The components and systems in your home have a definitive life expectancy.
As you may have thought, sooner or later you will need to replace minor/major components and systems that keep your house running efficiently.
No one ever said owning a home was inexpensive — no one that had any intention of keeping his/her home in good running order anyway.
I’d like to offer a few high quality links and our own personal experience with our home — which we’ve owned since 1988 — and some of the major components inside it.
How Long Things Last
After reviewing a life expectancy list, I realized that we got our money’s worth out of most, if not all, of the major components and systems that were original to the house.
Case in point: the Ruud AC unit we had was long overdue to be replaced but it kept chugging along with only a couple of freon boosts.
Many factors affect the life expectancy of housing components and need to be considered when making replacement decisions — including the quality of the components, the quality of their installation, their level of maintenance, weather and climatic conditions, and intensity of their use. — The Old House Web
I wanted to share that quote because:
- I couldn’t have said it any better.
- It is the absolute truth.
That says it all!
Home Components That We’ve Replaced
We like the location of our home — which would explain why we’ve remained there for 17+ years, even though it is our first house.
It has grown somewhat cramped with the kids, pets, and accumulation of “personal belongings” — but it’s nice and the utility bills are low.
Thus, we have remained for quite a long time (compared to today’s standards). Consequently, we’ve been replacing most of the major components of our home over the past few years.
Our builder did a good job installing the home components and systems during the construction phase (for the most part). So most things have lasted up to our expectations — with a few exceptions. For example, the roofing crew that originally worked on the house lacked a certain amount of roofing skills. (That’s about as nice as I can say it!)
When we decided to re-roof the house last year, I had no hesitation in hiring our friend, Kevin King — because he knows his way around roofs, to say the least. He co-owns Atlanta Roofing Specialists and they did an extraordinary job! They have all the credentials and experience necessary to get the job done right. Please give him a call if you live in the metro Atlanta area.
We’ve also replaced our dishwasher, washer and dryer, and water heater. Each item was carefully selected for brand and model reliability, Energy Star compliance (whenever applicable and monetarily feasible), ease of use, and design.
We Also Replaced The HVAC System
Our most recent investment in a replacement component was a biggie: the HVAC system! We had to install a completely new HVAC system due to worn out parts, etc.
After many hours of researching SEER, brand reliability, HVAC forum discussion, etc. we decided on an American Standard air conditioner/heat pump and furnace/blower with an Air Bear whole home media air cleaner and filter system.
Here’s exactly what we got:
- American Standard Freedom 80 Two Stage Furnace with Variable Speed Blower
- American Standard Heritage 14 Heat Pump with Dual Fuel Kit
- High Efficiency Evaporator Coil
- Programmable Carrier Humidistat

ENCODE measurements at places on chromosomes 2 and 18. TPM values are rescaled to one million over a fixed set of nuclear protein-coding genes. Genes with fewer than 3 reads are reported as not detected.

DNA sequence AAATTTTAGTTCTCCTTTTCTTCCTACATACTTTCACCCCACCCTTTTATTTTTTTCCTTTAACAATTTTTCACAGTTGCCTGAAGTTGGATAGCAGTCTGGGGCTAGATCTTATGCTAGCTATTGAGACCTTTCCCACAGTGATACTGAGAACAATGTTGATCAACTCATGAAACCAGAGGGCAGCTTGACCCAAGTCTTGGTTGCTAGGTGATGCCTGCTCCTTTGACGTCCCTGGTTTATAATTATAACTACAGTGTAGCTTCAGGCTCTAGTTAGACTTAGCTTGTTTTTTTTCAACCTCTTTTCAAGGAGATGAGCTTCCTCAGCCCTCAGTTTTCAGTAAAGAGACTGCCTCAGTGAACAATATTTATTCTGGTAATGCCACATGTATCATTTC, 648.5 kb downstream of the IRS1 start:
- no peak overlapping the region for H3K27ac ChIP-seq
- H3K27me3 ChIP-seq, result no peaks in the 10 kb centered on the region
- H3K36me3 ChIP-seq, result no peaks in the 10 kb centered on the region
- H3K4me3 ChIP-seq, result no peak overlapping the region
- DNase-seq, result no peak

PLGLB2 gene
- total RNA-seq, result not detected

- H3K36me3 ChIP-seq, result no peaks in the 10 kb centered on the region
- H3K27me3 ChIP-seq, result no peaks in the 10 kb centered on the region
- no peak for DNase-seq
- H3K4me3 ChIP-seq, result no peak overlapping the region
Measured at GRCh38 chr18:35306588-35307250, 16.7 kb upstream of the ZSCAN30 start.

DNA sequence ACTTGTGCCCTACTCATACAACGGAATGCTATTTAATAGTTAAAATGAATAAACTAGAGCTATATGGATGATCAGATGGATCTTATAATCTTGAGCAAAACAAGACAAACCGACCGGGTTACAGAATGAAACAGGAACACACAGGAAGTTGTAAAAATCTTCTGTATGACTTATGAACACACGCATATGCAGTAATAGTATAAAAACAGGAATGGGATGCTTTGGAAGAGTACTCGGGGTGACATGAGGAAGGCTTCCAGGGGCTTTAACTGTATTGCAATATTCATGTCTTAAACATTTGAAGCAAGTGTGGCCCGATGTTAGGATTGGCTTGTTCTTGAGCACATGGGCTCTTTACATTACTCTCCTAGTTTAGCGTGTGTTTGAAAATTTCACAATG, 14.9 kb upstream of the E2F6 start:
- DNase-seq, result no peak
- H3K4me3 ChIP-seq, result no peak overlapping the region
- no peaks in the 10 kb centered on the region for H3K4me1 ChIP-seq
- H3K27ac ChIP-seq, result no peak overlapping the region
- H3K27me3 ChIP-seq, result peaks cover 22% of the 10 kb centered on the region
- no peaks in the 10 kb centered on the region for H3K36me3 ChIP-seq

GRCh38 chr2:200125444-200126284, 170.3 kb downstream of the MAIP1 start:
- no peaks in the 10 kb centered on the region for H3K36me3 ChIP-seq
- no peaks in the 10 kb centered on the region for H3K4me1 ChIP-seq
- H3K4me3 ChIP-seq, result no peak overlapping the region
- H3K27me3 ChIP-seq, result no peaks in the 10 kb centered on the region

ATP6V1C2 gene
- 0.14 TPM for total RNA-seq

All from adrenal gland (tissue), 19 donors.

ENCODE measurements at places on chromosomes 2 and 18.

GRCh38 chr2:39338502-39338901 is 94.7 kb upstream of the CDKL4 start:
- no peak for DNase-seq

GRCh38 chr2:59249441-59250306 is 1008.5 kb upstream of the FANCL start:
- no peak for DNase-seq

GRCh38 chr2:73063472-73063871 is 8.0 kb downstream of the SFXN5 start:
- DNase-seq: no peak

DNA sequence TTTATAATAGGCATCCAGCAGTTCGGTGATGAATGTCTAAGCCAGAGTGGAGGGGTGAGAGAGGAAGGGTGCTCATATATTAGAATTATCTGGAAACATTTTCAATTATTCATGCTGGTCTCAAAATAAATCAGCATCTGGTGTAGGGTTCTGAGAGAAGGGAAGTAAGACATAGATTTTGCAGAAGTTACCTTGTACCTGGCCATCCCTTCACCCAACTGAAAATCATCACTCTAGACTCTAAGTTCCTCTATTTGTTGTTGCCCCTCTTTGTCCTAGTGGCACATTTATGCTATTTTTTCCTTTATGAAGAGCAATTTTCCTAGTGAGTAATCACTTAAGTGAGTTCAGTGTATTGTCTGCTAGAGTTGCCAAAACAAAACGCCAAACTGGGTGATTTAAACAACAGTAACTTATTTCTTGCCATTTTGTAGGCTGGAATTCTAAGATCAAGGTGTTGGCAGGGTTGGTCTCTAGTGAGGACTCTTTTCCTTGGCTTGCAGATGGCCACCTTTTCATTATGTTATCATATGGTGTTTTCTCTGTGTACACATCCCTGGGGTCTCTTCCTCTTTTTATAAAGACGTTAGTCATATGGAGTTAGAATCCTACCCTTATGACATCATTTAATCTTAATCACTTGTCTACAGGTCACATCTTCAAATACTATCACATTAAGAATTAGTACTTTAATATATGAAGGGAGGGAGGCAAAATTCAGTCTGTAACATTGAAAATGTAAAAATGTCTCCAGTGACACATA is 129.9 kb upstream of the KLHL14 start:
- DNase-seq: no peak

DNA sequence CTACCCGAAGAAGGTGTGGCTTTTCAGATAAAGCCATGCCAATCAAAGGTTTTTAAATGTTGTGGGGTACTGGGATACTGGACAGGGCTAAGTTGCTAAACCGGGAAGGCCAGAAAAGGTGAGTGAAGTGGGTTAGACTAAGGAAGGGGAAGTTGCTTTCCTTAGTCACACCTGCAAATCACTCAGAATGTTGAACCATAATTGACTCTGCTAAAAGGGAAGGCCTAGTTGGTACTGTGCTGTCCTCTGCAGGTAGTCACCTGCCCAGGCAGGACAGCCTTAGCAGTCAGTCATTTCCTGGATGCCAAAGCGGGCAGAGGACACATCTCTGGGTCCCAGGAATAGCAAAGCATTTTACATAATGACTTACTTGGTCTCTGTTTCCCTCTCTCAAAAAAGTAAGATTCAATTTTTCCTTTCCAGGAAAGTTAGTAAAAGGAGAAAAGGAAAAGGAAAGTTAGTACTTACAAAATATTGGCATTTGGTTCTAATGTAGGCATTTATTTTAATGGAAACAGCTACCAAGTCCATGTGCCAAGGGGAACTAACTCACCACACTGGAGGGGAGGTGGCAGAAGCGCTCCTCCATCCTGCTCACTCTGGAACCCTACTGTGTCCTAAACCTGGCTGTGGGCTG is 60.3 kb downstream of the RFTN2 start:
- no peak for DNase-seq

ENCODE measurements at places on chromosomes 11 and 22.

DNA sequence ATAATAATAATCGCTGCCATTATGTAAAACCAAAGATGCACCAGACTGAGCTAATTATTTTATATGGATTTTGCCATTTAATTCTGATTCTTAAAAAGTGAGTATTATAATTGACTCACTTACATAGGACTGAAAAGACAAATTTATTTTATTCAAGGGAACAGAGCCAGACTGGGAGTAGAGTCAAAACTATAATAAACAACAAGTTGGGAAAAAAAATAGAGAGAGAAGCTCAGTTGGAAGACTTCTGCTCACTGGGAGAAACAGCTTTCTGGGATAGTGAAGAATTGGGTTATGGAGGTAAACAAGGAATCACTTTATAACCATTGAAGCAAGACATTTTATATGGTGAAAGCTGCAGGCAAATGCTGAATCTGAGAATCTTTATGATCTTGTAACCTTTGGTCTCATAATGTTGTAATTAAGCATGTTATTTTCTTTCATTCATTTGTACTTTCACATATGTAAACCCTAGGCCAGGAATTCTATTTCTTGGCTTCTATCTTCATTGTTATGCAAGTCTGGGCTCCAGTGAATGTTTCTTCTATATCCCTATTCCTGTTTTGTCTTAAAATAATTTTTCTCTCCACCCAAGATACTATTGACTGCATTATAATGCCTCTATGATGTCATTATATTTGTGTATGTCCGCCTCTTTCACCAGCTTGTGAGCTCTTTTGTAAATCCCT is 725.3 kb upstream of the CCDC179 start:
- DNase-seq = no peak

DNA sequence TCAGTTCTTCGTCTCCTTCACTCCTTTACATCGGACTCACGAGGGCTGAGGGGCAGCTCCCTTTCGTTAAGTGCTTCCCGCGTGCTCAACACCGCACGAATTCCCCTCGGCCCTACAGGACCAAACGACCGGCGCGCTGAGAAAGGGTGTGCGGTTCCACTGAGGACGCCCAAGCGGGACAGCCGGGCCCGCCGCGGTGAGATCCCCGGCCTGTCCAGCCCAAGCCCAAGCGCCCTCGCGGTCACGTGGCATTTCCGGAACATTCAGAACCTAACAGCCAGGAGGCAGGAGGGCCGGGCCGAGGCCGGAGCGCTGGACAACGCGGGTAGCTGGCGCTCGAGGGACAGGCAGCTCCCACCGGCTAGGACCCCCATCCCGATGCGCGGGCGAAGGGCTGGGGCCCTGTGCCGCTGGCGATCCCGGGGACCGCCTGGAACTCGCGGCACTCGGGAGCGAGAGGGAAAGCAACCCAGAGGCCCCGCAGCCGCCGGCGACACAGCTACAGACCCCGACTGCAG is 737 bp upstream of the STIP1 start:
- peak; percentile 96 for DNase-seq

Anyone in the HVAC business will tell you that most HVAC systems will work well — it’s just a matter of how competent the installer is.
We chose our installer very carefully. I interviewed 3 different installers and felt entirely comfortable with my choice — because he was very knowledgeable, had decades of experience, had excellent communication skills, and he was an authorized dealer/installer for American Standard HVAC systems.
I chose Jim Bradshaw because he wasn’t just the salesman, he was also the installer and the owner of the company. I knew from listening to Jim — and from his portfolio/credentials — that he was the man for the job.
Some excellent HVAC links:
- The most energy efficient residential air conditioners
- A guide to most energy efficient (air source) heat pumps
- Energy Star product list of residential central AC & heat pumps
- HVAC Talk
- CEE – a nonprofit organization that promotes energy-efficient products & services
The Bottom Line…
Well, the bottom line is it’s all about the BOTTOM LINE.
Our plan was to replace our major household components (as they wore out) with high-efficiency units that would last.
I’ve heard alot of grumbling about extremely high gas bills this winter due to price increases, but our gas bill actually decreased down to a staggering $54 for the month of December. I’m quite certain that it has everything to do with:
- A new water heater
- A new Energy Star rated Kenmore washer & dryer
- A new Maytag dishwasher that heats the water to a higher temp on its’ own
- A new high-efficiency HVAC heat pump system
- A new locked-in rate with the lowest priced gas company in Georgia (before the price hikes)
All in all, I know that the time that I invested in researching components and systems will pay dividends down the road.
Without a doubt, there are tons of decisions to be made when the time comes so take the time to educate yourself on the latest and greatest and you shouldn’t be disappointed with the results.
Writing a home building blog that chronicles new homes during different phases of construction from a consumers’ point-of-view is rather unique and loads of fun. Basically, my tips are a collection of checklists for what I think should (and should not) go into building a quality home. So let’s have fun seeing what’s new in the housing market these days!